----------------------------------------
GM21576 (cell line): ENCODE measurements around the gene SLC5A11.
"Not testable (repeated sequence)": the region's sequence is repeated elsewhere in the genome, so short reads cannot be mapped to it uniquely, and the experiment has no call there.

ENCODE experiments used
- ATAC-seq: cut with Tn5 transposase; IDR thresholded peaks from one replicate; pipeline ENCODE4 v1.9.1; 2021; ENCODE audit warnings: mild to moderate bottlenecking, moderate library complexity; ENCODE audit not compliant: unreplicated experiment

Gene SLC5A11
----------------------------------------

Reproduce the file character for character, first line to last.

GM21576 (cell line): ENCODE measurements around the gene SLC5A11.
"Not testable (repeated sequence)": the region's sequence is repeated elsewhere in the genome, so short reads cannot be mapped to it uniquely, and the experiment has no call there.

ENCODE experiments used
- ATAC-seq: cut with Tn5 transposase; IDR thresholded peaks from one replicate; pipeline ENCODE4 v1.9.1; 2021; ENCODE audit warnings: mild to moderate bottlenecking, moderate library complexity; ENCODE audit not compliant: unreplicated experiment

Gene SLC5A11